PepsiCo change the game ad is in breach of the social responsibility part of this rule. This is because the video tends to expose unconventional practices that are not required to build good social responsibility in the society. It is clear from the PepsiCo change the game advertisement video that the company is in breach of this video marketing practice since it portrays bad images which form part of the video’s thumbnails. For instance, in one of the videos used in the change the game campaign images of Dhoni, Raina, Kohli, Sehwag and Harbhajan are seen with only a cover of layer of colourful body paint. This reflects a passionate and ‘insane’ mood which characterizes an aggression of the youth gone overboard. These images formed part of the video’s thumbnails and are not the best video marketing practices in as far as Robertson’s assertion is concerned. Robertson (2011) suggests that a video marketing campaign needs thumbnails which are relevant and match the entire audience’s needs. This is in line with video marketing best practices which require a video to portray a good society responsibility since good thumbnails build good relationships and bad thumbnails build bad relationships in the society. Therefore, PepsiCo change the game advertisement video is breach of AFAA’s rule that advertisements should care about the wellbeing of both consumers and the community at large (AFAA, 2011).
One of the components of a video is promotion. In order to create a good video awareness, a company should promote it through various mechanisms. Pepsi used the ICC world cup and some other football matches to show their Change the Game Campaign video. By doing so, the company was supposed to show social responsibility towards the football community of fans and players, the users of PepsiCo products and cricket fans and players. However, PepsiCo change the game campaign increased the controversies of its video even more. In order to boost the promotional aspect of one’s video, one should ensure that whatever he/she is promoting contains images and messages that do not go contrary to the needs of the audience; this is social responsibility. Although Pepsi targeted the passionate youth, it missed the mark by engaging the entire sports fans who include the elderly and the non-passionate youth. Most of the times, sports players and fans who appear on the pitch behave in an extraordinary passionate and exciting manner which may not be acceptable to the general public. In this regard, the majority of Pepsi users who don’t consider the unconventional practices as good will desist from being loyal to Pepsi. Therefore, the practice tends go against what advertising regulatory associations term as society responsibility.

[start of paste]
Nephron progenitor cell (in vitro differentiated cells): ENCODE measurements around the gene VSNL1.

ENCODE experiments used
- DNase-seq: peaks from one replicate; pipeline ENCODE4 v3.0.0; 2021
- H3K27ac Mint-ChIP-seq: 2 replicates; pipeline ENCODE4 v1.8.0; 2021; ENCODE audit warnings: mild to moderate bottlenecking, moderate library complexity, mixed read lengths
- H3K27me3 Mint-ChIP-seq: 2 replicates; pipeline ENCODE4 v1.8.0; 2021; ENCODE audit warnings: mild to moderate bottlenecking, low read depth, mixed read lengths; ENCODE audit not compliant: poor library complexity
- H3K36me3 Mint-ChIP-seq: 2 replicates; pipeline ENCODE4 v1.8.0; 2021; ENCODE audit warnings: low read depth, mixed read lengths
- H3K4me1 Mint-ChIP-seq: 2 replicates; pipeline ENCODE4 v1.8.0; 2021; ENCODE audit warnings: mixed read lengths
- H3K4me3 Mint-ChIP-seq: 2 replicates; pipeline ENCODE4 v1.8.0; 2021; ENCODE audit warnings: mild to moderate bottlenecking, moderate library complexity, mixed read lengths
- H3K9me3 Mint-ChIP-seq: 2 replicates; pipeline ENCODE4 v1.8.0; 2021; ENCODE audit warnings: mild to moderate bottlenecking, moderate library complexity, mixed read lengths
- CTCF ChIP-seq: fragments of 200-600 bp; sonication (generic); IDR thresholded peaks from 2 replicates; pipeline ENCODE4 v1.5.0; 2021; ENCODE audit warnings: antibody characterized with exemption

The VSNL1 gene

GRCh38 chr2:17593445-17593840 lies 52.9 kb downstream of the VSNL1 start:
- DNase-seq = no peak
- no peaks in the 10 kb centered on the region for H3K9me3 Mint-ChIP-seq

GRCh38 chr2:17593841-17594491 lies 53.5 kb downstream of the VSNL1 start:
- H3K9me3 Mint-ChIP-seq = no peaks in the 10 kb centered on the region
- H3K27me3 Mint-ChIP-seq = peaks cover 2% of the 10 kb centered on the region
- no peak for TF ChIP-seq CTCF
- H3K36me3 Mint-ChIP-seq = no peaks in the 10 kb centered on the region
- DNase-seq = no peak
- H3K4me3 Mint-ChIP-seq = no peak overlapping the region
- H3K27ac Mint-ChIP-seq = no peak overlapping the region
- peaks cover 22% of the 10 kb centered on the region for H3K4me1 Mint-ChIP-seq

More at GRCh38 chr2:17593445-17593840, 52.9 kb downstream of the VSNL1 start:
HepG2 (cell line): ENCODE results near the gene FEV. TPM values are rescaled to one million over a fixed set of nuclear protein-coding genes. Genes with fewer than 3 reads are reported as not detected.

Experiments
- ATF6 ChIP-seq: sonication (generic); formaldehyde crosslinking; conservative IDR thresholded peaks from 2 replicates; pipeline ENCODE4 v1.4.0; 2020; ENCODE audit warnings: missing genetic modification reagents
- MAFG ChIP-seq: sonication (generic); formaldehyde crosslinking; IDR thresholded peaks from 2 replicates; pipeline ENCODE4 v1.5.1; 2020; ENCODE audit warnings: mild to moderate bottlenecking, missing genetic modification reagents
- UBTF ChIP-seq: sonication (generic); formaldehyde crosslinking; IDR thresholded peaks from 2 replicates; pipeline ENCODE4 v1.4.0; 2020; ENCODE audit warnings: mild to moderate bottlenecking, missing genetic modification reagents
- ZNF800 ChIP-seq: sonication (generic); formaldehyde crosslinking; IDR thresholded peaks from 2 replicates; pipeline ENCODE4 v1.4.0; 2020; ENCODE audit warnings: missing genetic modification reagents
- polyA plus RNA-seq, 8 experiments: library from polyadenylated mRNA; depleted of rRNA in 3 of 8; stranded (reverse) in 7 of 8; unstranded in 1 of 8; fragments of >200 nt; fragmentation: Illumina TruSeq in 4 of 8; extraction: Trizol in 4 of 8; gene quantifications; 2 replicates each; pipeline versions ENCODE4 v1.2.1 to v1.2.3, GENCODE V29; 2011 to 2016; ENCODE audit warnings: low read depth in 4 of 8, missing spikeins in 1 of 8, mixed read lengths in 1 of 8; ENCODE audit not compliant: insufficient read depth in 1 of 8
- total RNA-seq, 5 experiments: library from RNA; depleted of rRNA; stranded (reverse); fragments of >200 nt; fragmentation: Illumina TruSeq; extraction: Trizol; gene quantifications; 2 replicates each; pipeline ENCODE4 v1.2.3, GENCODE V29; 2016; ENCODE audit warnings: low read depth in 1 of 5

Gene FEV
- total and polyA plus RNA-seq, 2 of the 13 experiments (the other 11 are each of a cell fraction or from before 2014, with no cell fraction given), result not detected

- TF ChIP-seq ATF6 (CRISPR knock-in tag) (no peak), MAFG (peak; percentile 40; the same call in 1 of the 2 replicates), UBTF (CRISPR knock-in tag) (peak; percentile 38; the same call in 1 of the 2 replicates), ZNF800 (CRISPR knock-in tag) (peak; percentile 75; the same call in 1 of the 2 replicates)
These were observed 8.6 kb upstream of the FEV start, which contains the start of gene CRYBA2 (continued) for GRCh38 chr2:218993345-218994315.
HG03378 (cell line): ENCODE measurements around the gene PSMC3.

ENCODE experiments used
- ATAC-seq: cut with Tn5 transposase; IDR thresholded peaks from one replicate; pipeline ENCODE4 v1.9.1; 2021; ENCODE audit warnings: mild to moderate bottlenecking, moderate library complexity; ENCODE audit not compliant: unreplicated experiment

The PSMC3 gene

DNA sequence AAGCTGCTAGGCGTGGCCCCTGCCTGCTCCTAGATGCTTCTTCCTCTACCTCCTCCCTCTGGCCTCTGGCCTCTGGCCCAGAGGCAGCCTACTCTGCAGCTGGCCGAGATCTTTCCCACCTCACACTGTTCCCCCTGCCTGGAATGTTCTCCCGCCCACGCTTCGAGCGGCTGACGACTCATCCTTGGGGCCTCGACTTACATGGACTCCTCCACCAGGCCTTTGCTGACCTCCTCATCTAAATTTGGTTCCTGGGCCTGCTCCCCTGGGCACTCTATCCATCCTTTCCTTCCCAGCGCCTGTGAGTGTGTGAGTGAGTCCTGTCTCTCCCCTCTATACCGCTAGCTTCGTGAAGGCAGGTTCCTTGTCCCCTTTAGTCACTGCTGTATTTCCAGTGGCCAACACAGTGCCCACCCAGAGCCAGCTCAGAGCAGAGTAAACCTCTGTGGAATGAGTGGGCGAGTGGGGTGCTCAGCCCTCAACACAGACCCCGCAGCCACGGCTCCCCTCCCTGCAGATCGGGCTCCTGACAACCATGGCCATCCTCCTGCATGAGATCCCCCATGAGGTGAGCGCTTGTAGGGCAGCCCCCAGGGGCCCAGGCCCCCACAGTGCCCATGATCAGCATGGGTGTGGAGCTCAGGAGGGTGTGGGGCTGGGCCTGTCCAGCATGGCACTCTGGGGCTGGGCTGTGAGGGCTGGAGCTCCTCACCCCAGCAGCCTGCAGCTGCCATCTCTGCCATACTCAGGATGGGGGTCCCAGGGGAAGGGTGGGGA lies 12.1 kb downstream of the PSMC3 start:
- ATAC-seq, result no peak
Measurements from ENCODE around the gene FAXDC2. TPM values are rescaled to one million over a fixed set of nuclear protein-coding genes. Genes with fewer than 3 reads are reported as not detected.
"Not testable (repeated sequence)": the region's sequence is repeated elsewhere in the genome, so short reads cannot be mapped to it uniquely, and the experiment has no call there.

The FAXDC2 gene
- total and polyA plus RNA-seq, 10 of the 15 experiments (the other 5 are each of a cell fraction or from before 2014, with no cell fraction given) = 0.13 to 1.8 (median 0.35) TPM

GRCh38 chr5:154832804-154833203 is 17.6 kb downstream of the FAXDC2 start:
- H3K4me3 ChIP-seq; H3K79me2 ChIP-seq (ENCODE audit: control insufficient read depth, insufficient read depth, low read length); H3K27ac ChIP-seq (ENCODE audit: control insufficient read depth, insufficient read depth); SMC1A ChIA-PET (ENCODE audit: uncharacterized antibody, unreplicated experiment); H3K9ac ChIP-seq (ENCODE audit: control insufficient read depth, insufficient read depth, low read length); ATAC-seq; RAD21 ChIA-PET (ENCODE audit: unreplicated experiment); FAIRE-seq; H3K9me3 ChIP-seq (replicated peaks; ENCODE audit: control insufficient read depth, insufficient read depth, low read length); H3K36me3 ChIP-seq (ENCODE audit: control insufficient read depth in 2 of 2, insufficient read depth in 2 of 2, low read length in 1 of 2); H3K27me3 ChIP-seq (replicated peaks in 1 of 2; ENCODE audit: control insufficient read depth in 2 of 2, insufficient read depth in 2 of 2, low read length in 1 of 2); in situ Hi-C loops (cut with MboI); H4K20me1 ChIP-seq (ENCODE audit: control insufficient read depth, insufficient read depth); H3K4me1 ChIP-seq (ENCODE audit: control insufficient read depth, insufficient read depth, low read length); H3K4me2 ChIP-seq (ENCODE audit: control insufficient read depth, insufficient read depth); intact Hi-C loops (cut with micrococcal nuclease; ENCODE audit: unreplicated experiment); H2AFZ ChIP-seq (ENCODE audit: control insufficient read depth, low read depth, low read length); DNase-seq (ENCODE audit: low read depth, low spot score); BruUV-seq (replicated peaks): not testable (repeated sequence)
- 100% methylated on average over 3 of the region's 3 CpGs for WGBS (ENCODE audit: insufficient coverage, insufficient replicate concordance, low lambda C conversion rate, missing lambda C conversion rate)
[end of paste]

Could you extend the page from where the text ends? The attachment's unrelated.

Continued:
According to Borgerson and Schroeder (2008), marketing practices have the capability of influencing or determining the perceptions and interactions among the members of a given society. In video marketing, it is therefore one of the best practices to engage in social responsibility so as to avoid the distortion of the society’s perceptions and interactions (Borgerson and Schroeder, 2008). This is in line with AFAA’s provisions on Competitor relationship and society responsibility which requires that advertising companies should care for consumer’s and communities’ wellbeing, both in their health and interactions. Promotional activities such as video marketing by Pepsi have caused controversies and went overboard in terms of social responsibility. While video marketing is one of the best mechanisms to engage audience in an advertisement (Robertson, 2011), it causes alarm in terms of social issues sometimes and may result in detrimental consequences to the society’s norms if the best social practices are not observed. A company such as Pepsi should be able to observe socially acceptable practices in its video marketing practices as part of building a good image in the society by building a good interaction and perception of the users of its products as well as the society within which it conducts its business. This aspect builds a good image and reputation for the company and as microeconomic theories suggest, a good image is an asset to any business organization which contributes to the company’s profitability in the long run. Therefore, by not being socially responsible in its campaign strategy Pepsi tends to breach AFAA’s provisions on society responsibility.
Food or beverage products advertising standards